It's kind of presumptive of me to start a blog called "qavah" (waiting) and then to expect for God to solve my problems right away. I know in my heart that I'm on a journey. My health problems are chronic, and have been, off and on, for the last 10 years. My family's problems have changed, but have also been serious and life-altering for the last 10 years. Though I've asked, believed, and actually begged for it, this hasn't been a time period where God waves his magic wand and says: "Miracle for you!"
I was struck by Joyce Meyer once saying that it often takes more faith *not* to receive a miracle than to receive one, meaning the moment-by-moment decision to continue trusting when all looks hopeless takes more faith than to pray and receive instantly. I think the emotional battle to hang on to hope in the darkness is the meat of faith. Faith is repeatedly resisting the temptation to walk away and quit trying. It's making the choice to go on with Christ rather than give up because what Christ has called you to seems too hard, or because your circumstances seem as good as dead. It's knowing God keeps his word.
"Faith is being sure of what we hope for and certain of what we do not see." --Hebrews 11:1
One of the best biblical examples of this is Abraham:
"Against all hope, Abraham in hope believed..." Romans 4:18
Abraham faced an impossible situation. He was supposed to be the father of a nation, but he was about 85 years old, and his wife was about 75 at the time. They tried fixing this problem their own way, but many years later, when Abraham was 100 and Sarah was 90, Isaac was born to them. And Isaac was the father of Jacob, and Jacob's twelve sons were the twelve tribes of the nation Israel. Abraham's faith shines so much brighter because of the apparent hopelessness of its fulfillment. He trusted God in the *years* of darkness-- in spite of all sound earthly reason saying, "No. This won't happen for you." How many times must he have asked himself if he had misunderstood what God really meant? ...maybe he meant a spiritual nation from my example to neighbor kids.... Was Abraham stupid to keep believing for his miracle? Uneducated? Illogical? None of these. He wasn't believing for his life to change, but for God to change his life.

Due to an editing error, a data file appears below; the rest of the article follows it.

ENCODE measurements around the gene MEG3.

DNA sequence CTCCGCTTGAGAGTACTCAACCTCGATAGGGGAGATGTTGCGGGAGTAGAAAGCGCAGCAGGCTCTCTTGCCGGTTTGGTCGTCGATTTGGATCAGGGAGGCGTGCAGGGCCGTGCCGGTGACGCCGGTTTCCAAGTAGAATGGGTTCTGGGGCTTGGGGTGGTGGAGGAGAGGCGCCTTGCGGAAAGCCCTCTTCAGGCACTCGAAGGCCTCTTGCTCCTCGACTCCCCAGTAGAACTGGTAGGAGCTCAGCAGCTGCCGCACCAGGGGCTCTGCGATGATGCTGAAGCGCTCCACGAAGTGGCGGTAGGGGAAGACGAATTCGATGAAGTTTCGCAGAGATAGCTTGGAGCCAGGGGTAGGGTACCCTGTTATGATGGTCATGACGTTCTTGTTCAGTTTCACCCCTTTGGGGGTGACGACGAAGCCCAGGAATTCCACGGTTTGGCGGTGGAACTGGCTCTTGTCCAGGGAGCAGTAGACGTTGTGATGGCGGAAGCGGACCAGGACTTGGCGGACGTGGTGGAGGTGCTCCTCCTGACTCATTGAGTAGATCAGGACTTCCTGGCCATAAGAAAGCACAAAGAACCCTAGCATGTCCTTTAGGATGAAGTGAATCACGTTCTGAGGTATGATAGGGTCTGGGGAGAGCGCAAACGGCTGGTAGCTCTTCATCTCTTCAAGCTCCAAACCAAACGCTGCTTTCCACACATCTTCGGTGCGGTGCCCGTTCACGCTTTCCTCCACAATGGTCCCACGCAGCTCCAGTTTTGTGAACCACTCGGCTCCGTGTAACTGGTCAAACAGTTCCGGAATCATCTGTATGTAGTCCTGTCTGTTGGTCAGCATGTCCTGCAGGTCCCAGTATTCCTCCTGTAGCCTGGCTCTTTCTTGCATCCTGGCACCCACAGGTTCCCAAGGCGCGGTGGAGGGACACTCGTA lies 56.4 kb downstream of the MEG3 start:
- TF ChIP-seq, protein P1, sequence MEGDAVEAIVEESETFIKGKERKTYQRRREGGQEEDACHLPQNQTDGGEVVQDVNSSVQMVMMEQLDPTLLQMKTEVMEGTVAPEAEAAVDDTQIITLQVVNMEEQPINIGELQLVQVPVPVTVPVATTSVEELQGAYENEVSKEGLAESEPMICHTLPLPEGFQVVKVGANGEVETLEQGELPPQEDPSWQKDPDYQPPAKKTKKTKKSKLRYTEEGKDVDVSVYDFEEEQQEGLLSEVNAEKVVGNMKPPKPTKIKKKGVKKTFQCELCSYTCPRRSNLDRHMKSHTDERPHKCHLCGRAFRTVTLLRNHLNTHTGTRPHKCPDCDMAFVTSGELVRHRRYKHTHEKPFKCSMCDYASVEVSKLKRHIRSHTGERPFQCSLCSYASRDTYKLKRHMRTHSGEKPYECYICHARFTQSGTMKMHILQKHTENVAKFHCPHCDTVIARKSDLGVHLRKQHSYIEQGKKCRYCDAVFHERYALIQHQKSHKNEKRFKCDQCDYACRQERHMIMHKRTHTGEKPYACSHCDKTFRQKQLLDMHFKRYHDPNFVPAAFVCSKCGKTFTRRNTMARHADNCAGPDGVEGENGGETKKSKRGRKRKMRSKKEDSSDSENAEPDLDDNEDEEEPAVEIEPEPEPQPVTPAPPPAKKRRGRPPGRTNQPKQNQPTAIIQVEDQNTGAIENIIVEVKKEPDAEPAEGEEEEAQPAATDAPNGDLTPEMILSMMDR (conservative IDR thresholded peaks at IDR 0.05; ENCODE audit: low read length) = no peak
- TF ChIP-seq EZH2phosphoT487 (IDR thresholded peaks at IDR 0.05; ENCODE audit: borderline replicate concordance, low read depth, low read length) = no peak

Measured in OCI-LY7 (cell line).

"Without weakening in his faith, he faced the fact that his body was as good as dead-- since he was about a hundred years old-- and that Sarah's womb was also dead. Yet he did not waver through unbelief regarding the promise of God, but was strengthened in his faith and gave glory to God, being fully persuaded that God had the power to do what he had promised."
-- Romans 4:19-20
***Update: Our drain clogged again badly in early April 2010. The clog was deeper in the drain this time, so we resorted to using the "Zip-It" (Cobra Products, Inc.) which was very cheap, removed the clog completely, and was simple to use. I highly recommend picking one up at your local hardware store if you want to remove a hair clog in a hurry!
Friday, May 23, 2008
When I heard the interview with the detective, he was talking about local cells of criminals operating within this nationally networked group. I was flooded with emotion. I feel deep sorrow for the victims' families and also an intense desire for this evil to be publicly exposed for what it is. The fact that these criminals can operate in secret and essentially "above the law" makes me sick.